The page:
In Summer of ’68: The Season That Changed Baseball–and America–Forever, author Tim Wendel beautifully documents the 1968 baseball season in a vivid, novelistic detail.
The 1968 season is best remembered for being the last of an era. It was the final season before the pitching mounds were lowered and the last season before the National and American Leagues were split into divisions. It was rule changes such as these that would have an effect on baseball forever.
There were forces going on during the 1968 season that baseball couldn’t control as the country was being torn apart. Opening Day was mired by tragedy after Martin Luther King, Jr. was assassinated. MLB postponed Opening Day as a result. As the pennant races started to heat up later in the summer, another tragedy happened with the assassination of Senator Robert Kennedy. This was followed by the riots in Chicago at the Democratic National Convention.
At the ballpark, fans were seeing pitchers dominate in a way that they never had before. Records fell and shut-outs mounted during “The Year of the Pitcher.” Boston Red Sox outfielder Carl Yastrzemski was the only American League player that hit over .300, finishing the season with a .301 batting average. In the National League, only five players hit over .300 that year, including Curt Flood (.301) of the St. Louis Cardinals.
Wendel guides us on a tour of the season that saw Bob Gibson, Denny McLain, Don Drysdale, and Luis Tiant set the new standards for pitchers. Baseball became a retreat for many players with the tumoil that surrounded them. For others, like Bob Gibson and the Cardinals, the conflicts in ’68 helped take their performances to new heights as they set the stage for another run at the World Series.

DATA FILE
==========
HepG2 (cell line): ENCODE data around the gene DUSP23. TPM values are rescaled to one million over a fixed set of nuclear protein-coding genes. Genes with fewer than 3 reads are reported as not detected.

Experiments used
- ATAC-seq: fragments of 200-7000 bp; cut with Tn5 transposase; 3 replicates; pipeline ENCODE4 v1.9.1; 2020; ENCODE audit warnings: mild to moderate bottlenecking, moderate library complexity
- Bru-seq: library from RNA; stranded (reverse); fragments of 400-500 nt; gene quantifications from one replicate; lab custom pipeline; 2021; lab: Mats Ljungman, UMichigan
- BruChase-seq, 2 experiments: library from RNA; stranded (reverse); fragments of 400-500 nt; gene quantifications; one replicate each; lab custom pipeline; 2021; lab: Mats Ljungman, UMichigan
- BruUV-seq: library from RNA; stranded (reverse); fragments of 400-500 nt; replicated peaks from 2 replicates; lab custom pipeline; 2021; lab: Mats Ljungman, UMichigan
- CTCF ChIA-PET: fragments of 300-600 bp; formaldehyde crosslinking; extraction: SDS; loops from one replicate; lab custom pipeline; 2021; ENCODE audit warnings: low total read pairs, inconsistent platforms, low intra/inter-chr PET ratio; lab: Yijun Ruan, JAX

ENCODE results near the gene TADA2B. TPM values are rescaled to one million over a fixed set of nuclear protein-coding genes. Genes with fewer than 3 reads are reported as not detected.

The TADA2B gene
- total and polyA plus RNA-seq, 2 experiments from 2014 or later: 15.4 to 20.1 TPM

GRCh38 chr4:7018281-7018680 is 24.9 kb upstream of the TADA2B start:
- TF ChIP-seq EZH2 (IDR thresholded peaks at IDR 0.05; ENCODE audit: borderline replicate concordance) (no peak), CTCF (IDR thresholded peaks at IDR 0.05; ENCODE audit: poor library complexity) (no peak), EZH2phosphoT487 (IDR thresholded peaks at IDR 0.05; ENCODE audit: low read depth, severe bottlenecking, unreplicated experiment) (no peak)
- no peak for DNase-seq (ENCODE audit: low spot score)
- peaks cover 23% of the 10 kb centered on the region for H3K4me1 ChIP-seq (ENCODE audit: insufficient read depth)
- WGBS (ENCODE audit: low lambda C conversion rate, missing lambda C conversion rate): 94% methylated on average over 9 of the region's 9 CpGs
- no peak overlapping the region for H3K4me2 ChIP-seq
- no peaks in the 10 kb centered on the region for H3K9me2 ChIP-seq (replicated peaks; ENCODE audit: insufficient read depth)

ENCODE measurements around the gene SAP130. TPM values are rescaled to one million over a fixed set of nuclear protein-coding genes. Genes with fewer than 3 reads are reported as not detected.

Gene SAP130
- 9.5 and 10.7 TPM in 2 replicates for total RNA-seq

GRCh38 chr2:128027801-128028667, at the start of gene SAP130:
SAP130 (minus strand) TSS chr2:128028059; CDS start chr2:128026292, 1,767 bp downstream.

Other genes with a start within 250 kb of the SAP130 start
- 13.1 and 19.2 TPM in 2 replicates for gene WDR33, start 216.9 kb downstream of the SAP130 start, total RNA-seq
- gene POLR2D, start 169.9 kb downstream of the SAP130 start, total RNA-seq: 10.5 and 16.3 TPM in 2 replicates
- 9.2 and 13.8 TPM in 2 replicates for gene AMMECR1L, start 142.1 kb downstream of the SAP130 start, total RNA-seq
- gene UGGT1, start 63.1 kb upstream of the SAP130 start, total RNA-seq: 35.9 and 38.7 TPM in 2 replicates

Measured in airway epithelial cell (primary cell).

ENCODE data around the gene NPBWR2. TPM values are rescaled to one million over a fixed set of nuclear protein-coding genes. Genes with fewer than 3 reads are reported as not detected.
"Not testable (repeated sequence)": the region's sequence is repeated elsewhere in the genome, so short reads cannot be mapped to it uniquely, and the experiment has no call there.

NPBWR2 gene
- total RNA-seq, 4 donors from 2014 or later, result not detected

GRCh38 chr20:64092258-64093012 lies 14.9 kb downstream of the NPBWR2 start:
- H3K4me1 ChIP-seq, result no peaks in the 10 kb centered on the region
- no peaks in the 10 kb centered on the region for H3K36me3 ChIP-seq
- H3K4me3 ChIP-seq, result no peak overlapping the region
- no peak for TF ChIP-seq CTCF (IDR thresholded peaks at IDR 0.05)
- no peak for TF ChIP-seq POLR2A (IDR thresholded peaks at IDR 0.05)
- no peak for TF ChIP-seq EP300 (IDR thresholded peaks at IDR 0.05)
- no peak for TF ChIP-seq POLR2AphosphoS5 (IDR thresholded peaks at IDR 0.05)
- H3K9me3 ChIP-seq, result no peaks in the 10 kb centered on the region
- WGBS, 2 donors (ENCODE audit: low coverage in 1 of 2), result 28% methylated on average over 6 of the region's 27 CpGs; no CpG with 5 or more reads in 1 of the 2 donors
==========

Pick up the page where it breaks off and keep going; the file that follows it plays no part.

After Detroit burned in 1967, the Detroit Tigers saw the city rally behind them in 1968. This was a team led by McLain, Mickey Lolich, Willie Horton, and Al Kaline. They would go on to face the Cardinals in the 1968 World Series. It was a collision that was made for television with two of the best pitchers that year in Gibson and McLain. The World Series itself was one that was for the ages. The Cardinals, having won in 1964 and 1967, were looking to establish a new dynasty. The Tigers were hoping to help pull Detroit out from the ashes. But what was really at stake was that baseball’s place in America was never going to be the same.
With America being torn apart in 1968, the country needed baseball more than ever.